Close the gap between developer evangelists and enterprise buyers.
At Twilio, we always think about how to shorten the fuse between developer interest and real enterprise projects with budget behind them. We host American Idol-style hackathons where we bring some of our developer evangelists on site to a customer, and the customer comes with some use cases that they want to explore and includes their developer team in the event. Over the course of the day, the company’s developers get skilled on Twilio for free, and then they demo how Twilio works to their business leaders. It's a win for our customers and a win for us. The customers can get started on projects that may otherwise have taken a year or more to get off the ground and we hopefully gain new business. — Sara Varni, CMO, Twilio
Keep the customers you’ve got.
The customer success motion is equally as important as the sales motion. As they say, it's far easier to keep a customer than to get a new one. So startups should start customer success right away, because the more successful you make early customers, the more they’ll be willing to sell on your behalf. And customer success should always be 100% data driven. Founders should measure net dollar retention, and understand new net versus upsell revenues, as well as lifetime value of each customer. Data is key because if your sales are growing 50% annually, but you're losing 10% of your customers every month, you’re not really growing. — Susan St. Ledger, President of Worldwide Field Operations, Okta
Grow your product roadmap through adjacencies.
When it comes to going from a one-product company into a platform company, you can start by moving into natural adjacencies. Stripe started with payments, and then we added all sorts of things like fraud detection and adaptive acceptance to optimize that payments layer. And then, sitting above that, there is all sorts of logic to run your business. And, you know, at some point, we're sort of running the whole revenue stack. It sounds trite, but you have to start thinking less about products and more about solutions. What big problem can you solve by putting five or more products together? — Jeanne Grosser, Head of Americas Revenue & Growth, Stripe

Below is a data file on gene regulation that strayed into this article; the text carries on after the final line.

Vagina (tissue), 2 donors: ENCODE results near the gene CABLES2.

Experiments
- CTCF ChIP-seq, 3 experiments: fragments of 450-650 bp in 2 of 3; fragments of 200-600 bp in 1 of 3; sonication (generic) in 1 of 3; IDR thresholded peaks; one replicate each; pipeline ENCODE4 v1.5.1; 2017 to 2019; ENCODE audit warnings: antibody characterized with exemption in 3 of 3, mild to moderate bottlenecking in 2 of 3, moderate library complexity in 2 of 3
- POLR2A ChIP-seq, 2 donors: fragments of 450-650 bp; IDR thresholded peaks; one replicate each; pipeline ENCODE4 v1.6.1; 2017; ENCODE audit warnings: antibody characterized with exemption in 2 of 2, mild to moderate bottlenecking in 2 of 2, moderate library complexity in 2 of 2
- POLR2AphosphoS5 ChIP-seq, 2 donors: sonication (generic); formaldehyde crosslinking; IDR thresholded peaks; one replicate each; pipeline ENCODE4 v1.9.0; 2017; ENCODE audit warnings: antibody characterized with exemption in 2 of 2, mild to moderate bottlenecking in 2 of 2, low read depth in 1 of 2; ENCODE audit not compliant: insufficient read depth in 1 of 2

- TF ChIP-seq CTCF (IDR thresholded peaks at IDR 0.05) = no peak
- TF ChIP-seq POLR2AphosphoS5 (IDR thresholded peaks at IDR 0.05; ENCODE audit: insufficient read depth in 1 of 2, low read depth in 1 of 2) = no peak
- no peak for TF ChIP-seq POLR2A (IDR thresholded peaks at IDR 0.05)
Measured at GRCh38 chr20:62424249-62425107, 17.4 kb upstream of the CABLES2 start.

Invite collaboration and make it part of your development process.
All of our products, from Terraform and Packer, to Foundry and Waypoint, started out as early projects our founders created to try to solve underlying infrastructure challenges. Our tack has always been to put our projects up on Github and then just invite anyone to collaborate on them. It’s amazing to see the collaboration from developers who build code extenders to solve issues they have, add functionality, etc. We have over 1500 contributors to Terraform Core who are not employees of HashiCorp. Their contributions are a huge cornerstone of our development process. — Dave McJannet, CEO, HashiCorp
Just do it, and then think about strategy.
Silicon Valley is very big on strategy, because it's kind of an intellectual, high-minded parlor game. But as a CEO for over 30 years, I'm here to tell you that you'll never be any good at strategy until you're good at execution. So focus hard on execution and trust that the answers will come to you. Even if you are completely stressed and anxious, you have to drive yourself and your team to get on top of the challenges as hard and as fast as you possibly can. Once you get conviction, and you can get that through hard work, the energy and focus really follow. — Frank Slootman, Chairman and CEO, Snowflake
Don’t shy away from stressful situations.
Stress gets a bad rap, but there is healthy stress that motivates. As long as you figure out what you need to recover from stress, it can be beneficial to experience it, especially leading up to an IPO since that is inherently a stressful situation. The key is to always have something you’re working toward. Fifteen years in at Smartsheet, I still always have something exciting to look forward to, whether that’s a new product release or hearing a successful customer story, and that keeps me fired up. It’s important for everyone on your team to have things to look forward to instead of just grinding, heads down, which burns anyone out. — Mark Mader, President and CEO, Smartsheet
Ask for help when you don’t know the answer.
Security has permeated into every department, whether that’s the marketing, development, sales, engineering, finance, or HR. Every person is impacted in a company if there’s a security breach, so every person should be aware of the issues and what they need to do to protect themselves, their department, their employees, and the entire company. For entrepreneurs starting a company today, you have to understand the ABCs of security. And it's actually not that hard; just turn to experts and say, “OK, teach me the basics.” — Michelle Zatlyn, Co-founder, President and COO, Cloudflare
We would like to thank our partner Silicon Valley Bank for helping make Evolving Enterprise 2021 possible. If you’re an entrepreneur in the enterprise space, please feel free to reach out to our investment team members Oren Yunger and Tiffany Luck. For more information about GGV Capital, visit www.ggvc.com.